then clamps a hand over her mouth as Saturday-afternoon shoppers turn their
heads her way.
Tori Amos could have been Madonna. Well, more accurately, she could have been
Tiffany or Debbie Gibson or Taylor Dayne, or any one of those other Eighties
disco bimbos who rolled off the production line in Ms. Ciccone's sacred image.
In a bizarre subchapter of the Amos myth, she was discovered at a D.C. hotel
bar by a pop-soul producer, Narada Michael Walden, who put together some demo
tapes for her. Among the aspiring dance diva's 1982 compositions were
"Predator", "Rub Down", and the implausibly titled "Skirt's On Fire." "You think Y Kant Tori Read was bad - you haven't heard
anything," Amos says with a laugh. She sings a few bars of "Skirt's on
Fire" with admirable commitment. Actually, it's quite catchy.
The following day, Amos is sitting in her favorite restaurant, a little French
boite in London's exclusive Mayfair enclave. Luxury is a necessity for this
cosmic cracker, whose taste for the good life runs from fine wines to Manolo
Blahnik shoes to the $600 Nicole Fahri coat with thick fur collar and cuffs - "That's fake fur, sweetie" - that she's presently
dousing in mussel sauce. ("At least it's keeping my
sweater dry," she notes.) Amos was making $600 a week as a sixteen-year-old
bar-room chanteuse, and she retained enough of her family's Protestant work
ethic to subsidize her artistic flights of fancy. "I
have always been able to pay my bills," Amos boasts.
Kate Bush and Bela Bartok and Jimmy Page are among some of the oft-cited
musical influences who put the wind beneath Tori Amos' wings, but an equally
important character in her fantastic voyage is her paternal grandmother, Addie
Allen. Amos' maternal grandmother was also, she says, a "tough broad"; but it was Allen who captivated the young Myra
Ellen Amos, as Tori was known for the first seventeen years of her life. It was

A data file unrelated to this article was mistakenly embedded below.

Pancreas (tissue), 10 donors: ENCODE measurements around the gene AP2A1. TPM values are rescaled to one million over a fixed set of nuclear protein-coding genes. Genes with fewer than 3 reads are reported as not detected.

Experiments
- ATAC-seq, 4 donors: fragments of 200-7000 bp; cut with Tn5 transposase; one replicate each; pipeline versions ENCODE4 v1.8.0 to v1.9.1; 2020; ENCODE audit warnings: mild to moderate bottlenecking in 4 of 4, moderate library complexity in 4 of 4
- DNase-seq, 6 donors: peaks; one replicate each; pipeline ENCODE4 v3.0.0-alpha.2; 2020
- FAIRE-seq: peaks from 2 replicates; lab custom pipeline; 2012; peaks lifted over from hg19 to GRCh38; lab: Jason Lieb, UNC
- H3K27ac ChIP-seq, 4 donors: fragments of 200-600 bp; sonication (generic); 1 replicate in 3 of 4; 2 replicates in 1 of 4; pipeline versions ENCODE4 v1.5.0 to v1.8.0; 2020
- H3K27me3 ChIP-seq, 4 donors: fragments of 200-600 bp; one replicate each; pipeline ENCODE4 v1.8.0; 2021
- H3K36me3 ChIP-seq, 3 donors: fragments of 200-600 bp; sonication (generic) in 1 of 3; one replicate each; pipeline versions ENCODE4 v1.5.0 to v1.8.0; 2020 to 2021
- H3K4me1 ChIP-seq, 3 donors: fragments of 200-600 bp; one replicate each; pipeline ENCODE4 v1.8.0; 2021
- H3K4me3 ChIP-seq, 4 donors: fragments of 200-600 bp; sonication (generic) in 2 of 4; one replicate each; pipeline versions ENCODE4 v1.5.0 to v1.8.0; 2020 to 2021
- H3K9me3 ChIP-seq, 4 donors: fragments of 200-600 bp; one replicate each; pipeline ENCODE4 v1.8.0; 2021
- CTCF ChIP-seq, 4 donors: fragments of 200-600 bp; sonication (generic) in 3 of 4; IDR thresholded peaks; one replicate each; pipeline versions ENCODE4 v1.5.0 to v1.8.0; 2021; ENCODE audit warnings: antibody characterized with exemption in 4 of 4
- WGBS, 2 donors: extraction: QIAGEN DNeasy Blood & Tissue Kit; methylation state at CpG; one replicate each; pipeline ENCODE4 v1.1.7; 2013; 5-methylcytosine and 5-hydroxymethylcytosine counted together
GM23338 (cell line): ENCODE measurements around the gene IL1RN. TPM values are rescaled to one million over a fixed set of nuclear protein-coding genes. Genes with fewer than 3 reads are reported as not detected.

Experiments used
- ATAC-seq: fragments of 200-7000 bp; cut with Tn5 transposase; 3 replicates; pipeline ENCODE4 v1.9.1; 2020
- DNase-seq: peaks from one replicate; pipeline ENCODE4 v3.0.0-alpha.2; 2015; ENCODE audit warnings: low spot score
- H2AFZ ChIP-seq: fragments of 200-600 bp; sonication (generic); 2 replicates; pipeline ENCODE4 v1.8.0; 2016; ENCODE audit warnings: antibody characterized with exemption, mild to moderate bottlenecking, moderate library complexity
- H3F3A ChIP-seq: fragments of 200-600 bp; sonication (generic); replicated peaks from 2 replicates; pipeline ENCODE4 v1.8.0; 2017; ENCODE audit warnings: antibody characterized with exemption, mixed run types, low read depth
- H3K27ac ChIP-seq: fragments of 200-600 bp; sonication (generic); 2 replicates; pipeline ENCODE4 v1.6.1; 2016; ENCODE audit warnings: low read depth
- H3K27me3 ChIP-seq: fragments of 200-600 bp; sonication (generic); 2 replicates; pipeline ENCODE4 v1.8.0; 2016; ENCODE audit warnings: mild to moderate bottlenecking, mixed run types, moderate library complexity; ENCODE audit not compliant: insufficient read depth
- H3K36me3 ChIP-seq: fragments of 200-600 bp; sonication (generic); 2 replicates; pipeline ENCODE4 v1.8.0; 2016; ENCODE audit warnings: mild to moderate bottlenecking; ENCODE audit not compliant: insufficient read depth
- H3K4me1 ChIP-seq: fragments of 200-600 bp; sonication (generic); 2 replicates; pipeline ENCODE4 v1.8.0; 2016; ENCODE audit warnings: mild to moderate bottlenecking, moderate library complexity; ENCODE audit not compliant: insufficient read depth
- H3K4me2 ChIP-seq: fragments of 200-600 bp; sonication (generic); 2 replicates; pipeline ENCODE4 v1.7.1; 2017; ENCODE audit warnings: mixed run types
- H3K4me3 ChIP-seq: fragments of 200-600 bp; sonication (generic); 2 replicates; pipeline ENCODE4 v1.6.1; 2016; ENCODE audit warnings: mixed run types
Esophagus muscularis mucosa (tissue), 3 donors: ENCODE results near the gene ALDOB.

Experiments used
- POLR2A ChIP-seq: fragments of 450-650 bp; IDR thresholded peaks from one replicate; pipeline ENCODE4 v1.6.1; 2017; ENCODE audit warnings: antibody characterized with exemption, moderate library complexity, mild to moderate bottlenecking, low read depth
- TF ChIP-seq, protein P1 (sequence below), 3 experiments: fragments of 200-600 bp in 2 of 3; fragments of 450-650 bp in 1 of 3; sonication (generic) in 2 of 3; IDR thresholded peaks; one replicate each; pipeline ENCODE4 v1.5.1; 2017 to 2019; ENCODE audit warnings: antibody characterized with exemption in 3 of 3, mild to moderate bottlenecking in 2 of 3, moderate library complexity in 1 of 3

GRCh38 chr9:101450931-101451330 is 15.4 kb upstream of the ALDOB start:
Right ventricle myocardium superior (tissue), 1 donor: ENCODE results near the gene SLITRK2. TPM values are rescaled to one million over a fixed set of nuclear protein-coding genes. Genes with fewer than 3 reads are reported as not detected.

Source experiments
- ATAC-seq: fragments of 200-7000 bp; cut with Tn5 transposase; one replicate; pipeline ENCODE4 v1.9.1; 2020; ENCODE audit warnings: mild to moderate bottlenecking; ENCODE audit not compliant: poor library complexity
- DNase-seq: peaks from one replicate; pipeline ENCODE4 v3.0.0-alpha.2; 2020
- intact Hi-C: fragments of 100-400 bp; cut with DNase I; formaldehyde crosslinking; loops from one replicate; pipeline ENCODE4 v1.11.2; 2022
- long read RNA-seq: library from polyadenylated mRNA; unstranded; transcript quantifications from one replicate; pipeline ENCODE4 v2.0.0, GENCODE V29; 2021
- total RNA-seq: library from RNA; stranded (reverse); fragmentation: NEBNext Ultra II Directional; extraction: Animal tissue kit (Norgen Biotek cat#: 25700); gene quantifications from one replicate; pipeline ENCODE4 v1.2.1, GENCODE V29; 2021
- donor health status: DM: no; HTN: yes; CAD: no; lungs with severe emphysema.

Allen who seems to have imbued her with much of the strength she needed to
survive as a moon child in a harsh, uncaring world.
The Waltons, Amos has said, where living in luxury compared with the Scottish-immigrant
clan that spawned Addie Allen. As a teenager, Allen came down from the
Appalachians to the University of Virginia to attend summer school and, says
Amos, "could give you interpretations of Byron and
Shelley that would make your head spin." But it was Allen's formidable
toughness that really impressed Amos.
When Amos was just five years old, she became aware that grandma Allen - like
her son, she was a Methodist minister in the Church of God - was taking a
particular interest in her upbringing. She'd see letters in which grandma
earnestly advised Amos' father that his youngest daughter needed "to learn how to love Jesus." Such messages, of
course, only served to deepen the child's intransigence.
"That church is very controlling - I guess
that's why I'm such a control freak," says Amos as she walks back to her
hotel. "I hated her, sure, but you had to admire
her power to walk all over people. She definitely had a mission."
Despite the fact that Tori Amos has escaped the Manifest Destiny of her hillbilly
genes and has wrenched material comfort from the jaws of psycho-religious
turmoil, there is a sense that she, like Addie Allen before her, is still on a lifelong mission.
"Yes, I do have a mission," Amos says
blunty. "To expose the dark side of Christianity."
This judging from Amos' dead on stare, is not just shtick. The woman has few
peers in the God-baiting stakes. Compared with the Amos oeuvre, Madonna's
blasphemous stunts look positively devout; and when this little minister's